Julie_reishiEmerson said a weed is a plant whose virtues have not been discovered. If only that were true. Today, a weed is a plant that doesn’t make money for pharmaceutical companies. It does make money for herbicide companies, however, and the two are often one in the same. I once visited a couple that for two years had tried unsuccessfully to kill the reishi on their tree with fungicide. Meanwhile, their home reeked of mothballs, which are highly carcinogenic. The mushroom could have helped prevent the cancer they were giving themselves from the mothballs.

Think back to the Bible story. The question is, did Adam and Eve eat of the fruit of knowledge or the fruit of ignorance? We may have left the garden, but the garden has never left us.

Seeing the Big Picture

There’s an Aesop fable of two men walking down the road. One has his head in the clouds, dreaming of riches. The other sees a bag of gold on the ground and picks it up.

These stories are not fables. The point of these very real examples is that right we have the solution to our food problems right under our nose. We can end hunger in our own backyard, literally. I’m no food systems expert, but what makes more sense: to depend on industrial systems of production and distribution for food from California or even overseas, or to harvest food that grows itself, right outside your door, in your neighborhood garden, the woods, or the empty lot down the street?

If you’re reading this, you are probably not having to be, in the words of Bob Dylan, “scrounging for your next meal.” But with the potential collapse of our industrial food systems, we may all soon be.

It’s said that there are too many of us to live off the land, that the human population is too big to survive on wild food. That’s like saying, “I’m too addicted to drugs at this point to quit.” Like Cuba learned in the ’90’s, we have to quit, one way or another. Agriculture, i.e., growing typical field crops, is
not sustainable.

What is sustainable is permaculture: growing not whatever we want but what grows easily there already. In other words, like me, permaculture is not entirely wild and not entirely civilized either.

Like withdrawal from drug dependency, the transition to permaculture will probably be difficult. Civilization Unplugged will not be on MTV. But it has to happen. And the less we resist it, the easier it will be. Doomsday Preppers is the most successful show in The National Geographic Channel’s history. One guest postulates that “if the grocery shelves are empty, you are only nine meals away from anarchy.” Isn’t it better to learn together to fend for ourselves before everyone is forced to fend for themselves? Like evacuating before a storm, things are a lot easier when you’re not in denial.

The Noble Scavenge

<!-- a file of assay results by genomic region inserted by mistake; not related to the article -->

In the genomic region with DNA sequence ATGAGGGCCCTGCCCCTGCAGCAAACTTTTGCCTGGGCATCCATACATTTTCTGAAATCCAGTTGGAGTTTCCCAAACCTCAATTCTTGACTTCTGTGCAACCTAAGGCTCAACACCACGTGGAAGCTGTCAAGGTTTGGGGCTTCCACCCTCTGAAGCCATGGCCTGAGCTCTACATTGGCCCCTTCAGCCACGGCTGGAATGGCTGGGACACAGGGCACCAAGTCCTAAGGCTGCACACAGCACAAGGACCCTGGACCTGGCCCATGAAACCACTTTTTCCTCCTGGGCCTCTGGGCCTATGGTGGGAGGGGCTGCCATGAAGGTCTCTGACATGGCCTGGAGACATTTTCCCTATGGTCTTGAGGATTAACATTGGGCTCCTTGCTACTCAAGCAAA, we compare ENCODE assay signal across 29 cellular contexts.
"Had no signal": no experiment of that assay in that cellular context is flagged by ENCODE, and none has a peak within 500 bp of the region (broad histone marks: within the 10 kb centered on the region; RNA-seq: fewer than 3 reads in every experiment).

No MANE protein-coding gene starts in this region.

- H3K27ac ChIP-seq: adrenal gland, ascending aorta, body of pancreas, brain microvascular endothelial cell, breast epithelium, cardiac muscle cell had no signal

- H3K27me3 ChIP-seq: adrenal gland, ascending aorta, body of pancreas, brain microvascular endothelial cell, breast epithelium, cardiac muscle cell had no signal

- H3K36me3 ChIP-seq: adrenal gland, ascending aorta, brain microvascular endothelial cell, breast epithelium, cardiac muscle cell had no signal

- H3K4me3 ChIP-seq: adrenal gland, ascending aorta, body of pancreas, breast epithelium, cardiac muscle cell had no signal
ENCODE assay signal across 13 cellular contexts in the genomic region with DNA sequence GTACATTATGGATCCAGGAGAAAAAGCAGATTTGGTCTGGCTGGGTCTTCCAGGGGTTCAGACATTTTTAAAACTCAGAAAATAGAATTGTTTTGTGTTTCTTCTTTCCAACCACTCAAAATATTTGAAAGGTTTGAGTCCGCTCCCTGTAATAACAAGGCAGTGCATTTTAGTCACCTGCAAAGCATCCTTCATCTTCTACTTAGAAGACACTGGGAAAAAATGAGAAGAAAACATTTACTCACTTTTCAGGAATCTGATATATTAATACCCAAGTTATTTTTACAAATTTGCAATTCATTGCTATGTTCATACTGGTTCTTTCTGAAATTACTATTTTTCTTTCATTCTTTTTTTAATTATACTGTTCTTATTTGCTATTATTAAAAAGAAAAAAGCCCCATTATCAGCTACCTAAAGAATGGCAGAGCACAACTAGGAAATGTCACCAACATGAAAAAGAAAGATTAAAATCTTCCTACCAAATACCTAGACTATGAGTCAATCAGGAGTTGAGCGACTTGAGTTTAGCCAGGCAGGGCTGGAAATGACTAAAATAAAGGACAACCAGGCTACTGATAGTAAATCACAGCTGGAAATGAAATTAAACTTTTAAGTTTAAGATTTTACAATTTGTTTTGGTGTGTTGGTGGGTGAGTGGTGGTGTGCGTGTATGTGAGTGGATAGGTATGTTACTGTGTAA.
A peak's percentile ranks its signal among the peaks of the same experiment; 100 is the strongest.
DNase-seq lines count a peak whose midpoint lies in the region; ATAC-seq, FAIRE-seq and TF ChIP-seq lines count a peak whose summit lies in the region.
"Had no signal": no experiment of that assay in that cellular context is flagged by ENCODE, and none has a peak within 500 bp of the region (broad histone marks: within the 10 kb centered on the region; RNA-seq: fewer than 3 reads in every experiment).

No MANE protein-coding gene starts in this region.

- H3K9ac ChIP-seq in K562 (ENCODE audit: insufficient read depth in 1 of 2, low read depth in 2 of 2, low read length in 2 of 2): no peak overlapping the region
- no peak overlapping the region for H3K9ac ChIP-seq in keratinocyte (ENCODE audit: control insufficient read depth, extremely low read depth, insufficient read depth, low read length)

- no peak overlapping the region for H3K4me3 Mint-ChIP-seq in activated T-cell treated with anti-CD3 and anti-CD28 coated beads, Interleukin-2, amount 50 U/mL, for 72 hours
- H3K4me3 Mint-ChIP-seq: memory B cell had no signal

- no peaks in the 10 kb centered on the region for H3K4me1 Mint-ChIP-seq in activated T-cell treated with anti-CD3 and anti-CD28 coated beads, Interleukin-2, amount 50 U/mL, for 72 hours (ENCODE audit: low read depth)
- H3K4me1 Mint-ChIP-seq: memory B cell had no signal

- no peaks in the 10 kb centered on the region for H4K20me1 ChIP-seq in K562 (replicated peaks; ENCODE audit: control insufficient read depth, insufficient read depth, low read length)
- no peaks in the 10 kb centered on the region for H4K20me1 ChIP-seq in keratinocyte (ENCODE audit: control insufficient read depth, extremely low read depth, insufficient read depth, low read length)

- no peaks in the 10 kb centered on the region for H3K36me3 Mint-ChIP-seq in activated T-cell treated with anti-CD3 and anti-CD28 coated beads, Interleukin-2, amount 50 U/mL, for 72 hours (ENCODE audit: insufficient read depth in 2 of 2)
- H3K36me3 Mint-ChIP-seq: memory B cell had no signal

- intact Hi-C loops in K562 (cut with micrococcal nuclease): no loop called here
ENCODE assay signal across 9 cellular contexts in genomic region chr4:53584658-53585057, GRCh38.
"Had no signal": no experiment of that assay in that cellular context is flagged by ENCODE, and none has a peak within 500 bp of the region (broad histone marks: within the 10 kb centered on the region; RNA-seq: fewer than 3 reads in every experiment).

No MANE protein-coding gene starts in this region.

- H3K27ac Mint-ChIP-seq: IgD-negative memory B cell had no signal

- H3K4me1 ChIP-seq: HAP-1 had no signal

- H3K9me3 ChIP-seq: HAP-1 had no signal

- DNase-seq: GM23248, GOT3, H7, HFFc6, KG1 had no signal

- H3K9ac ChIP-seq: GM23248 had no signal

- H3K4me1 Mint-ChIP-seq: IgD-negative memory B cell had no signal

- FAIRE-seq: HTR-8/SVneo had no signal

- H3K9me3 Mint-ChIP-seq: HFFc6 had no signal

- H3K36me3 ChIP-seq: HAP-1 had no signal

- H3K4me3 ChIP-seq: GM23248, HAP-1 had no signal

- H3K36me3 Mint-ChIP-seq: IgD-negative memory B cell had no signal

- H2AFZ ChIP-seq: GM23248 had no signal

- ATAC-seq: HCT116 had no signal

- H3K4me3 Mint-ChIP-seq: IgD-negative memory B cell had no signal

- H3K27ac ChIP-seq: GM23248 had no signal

Of course, just because people can and should forage doesn’t mean they will. Most of us, like I’ve said, from our first taste of infant formula, have grown up more drugged than fed. Consequently, our eating habits are some of the hardest to break, and the failure of Jamie Oliver’s Food Revolution attests to that.

jacksBesides our processed food addiction, our bias against “scavenging” and our fear of wild food are also deeply set. Fortunately, there is still a tradition of hunting in this country, at least among the richest and poorest populations. In Appalachia the quarry includes ginseng, ramps, and morels, and of course, wild game. Granted, the thought of eating unfamiliar plants, animals, and mushrooms may not appeal to many (except on TV). But the money to be made from “a walk in the park” is a different story.

It’s been said that one of the best ways to hide something is to put it in plain sight. Like the emperor’s new clothes, the promise of wild food is not going to be recognized by everyone. That’s why we are focusing on children, who see what most adults overlook. Even if they are willing, many low income adults just aren’t able to scour the woods or even their backyards. Children have the time and energy to gather freely just as their cousins have been doing since time immemorial all over the world.

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One Response

  1. Terri Ratliff says:

    I cried as I read this article. Foraging is something that I would love to learn and haven’t been able to find anyone in my area who can teach me. For a long time now, I have been saying what your article says about God providing and it makes me so sad that for all He provides, all I can do is look at His abundance and wonder if it is edible. Because of the economy and because of the poisons in commercial food, we keep milk goats and chickens and raise a garden. To be able to live without the commercial food would make my life even more complete. There are several others in my area that are interested in this most glorious “Nature’s Table.”

    My regret is that I started getting interested in this later in life – I’m 54. I love it when I take my grandson into the woods and he hugs the trees and calls them his friends. To be able to teach him what nature has to offer would be one of my greatest joys. God bless you for the wonderful work you are doing to bring us back in touch with our Creator.